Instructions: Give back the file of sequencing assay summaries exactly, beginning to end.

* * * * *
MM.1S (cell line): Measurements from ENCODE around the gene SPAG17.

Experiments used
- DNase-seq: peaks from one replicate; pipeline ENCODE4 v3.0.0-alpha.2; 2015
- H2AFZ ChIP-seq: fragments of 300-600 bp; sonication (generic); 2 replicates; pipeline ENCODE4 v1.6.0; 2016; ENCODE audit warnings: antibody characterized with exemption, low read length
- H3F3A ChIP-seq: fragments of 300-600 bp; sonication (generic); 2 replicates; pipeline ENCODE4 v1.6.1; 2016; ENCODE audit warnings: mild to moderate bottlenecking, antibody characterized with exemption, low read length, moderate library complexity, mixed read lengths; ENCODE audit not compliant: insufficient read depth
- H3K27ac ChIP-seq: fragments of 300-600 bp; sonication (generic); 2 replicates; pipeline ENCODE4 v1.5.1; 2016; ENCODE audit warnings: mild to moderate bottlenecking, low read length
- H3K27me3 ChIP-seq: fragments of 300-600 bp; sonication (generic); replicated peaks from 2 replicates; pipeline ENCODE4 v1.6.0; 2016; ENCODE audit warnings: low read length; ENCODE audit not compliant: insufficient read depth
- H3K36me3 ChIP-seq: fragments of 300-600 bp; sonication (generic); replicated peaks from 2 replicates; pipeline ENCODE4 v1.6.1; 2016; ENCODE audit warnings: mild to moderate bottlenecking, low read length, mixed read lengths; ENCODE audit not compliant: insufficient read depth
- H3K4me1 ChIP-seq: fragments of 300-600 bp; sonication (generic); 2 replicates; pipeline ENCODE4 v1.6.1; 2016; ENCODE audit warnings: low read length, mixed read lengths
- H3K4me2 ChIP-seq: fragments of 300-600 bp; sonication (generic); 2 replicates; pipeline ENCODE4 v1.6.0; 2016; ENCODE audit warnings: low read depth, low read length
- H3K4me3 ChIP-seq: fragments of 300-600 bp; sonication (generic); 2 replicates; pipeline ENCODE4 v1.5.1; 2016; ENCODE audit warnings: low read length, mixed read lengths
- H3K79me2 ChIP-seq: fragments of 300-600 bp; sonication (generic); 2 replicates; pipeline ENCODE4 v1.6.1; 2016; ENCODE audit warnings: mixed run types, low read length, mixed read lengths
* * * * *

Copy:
MM.1S (cell line): Measurements from ENCODE around the gene SPAG17.

Experiments used
- DNase-seq: peaks from one replicate; pipeline ENCODE4 v3.0.0-alpha.2; 2015
- H2AFZ ChIP-seq: fragments of 300-600 bp; sonication (generic); 2 replicates; pipeline ENCODE4 v1.6.0; 2016; ENCODE audit warnings: antibody characterized with exemption, low read length
- H3F3A ChIP-seq: fragments of 300-600 bp; sonication (generic); 2 replicates; pipeline ENCODE4 v1.6.1; 2016; ENCODE audit warnings: mild to moderate bottlenecking, antibody characterized with exemption, low read length, moderate library complexity, mixed read lengths; ENCODE audit not compliant: insufficient read depth
- H3K27ac ChIP-seq: fragments of 300-600 bp; sonication (generic); 2 replicates; pipeline ENCODE4 v1.5.1; 2016; ENCODE audit warnings: mild to moderate bottlenecking, low read length
- H3K27me3 ChIP-seq: fragments of 300-600 bp; sonication (generic); replicated peaks from 2 replicates; pipeline ENCODE4 v1.6.0; 2016; ENCODE audit warnings: low read length; ENCODE audit not compliant: insufficient read depth
- H3K36me3 ChIP-seq: fragments of 300-600 bp; sonication (generic); replicated peaks from 2 replicates; pipeline ENCODE4 v1.6.1; 2016; ENCODE audit warnings: mild to moderate bottlenecking, low read length, mixed read lengths; ENCODE audit not compliant: insufficient read depth
- H3K4me1 ChIP-seq: fragments of 300-600 bp; sonication (generic); 2 replicates; pipeline ENCODE4 v1.6.1; 2016; ENCODE audit warnings: low read length, mixed read lengths
- H3K4me2 ChIP-seq: fragments of 300-600 bp; sonication (generic); 2 replicates; pipeline ENCODE4 v1.6.0; 2016; ENCODE audit warnings: low read depth, low read length
- H3K4me3 ChIP-seq: fragments of 300-600 bp; sonication (generic); 2 replicates; pipeline ENCODE4 v1.5.1; 2016; ENCODE audit warnings: low read length, mixed read lengths
- H3K79me2 ChIP-seq: fragments of 300-600 bp; sonication (generic); 2 replicates; pipeline ENCODE4 v1.6.1; 2016; ENCODE audit warnings: mixed run types, low read length, mixed read lengths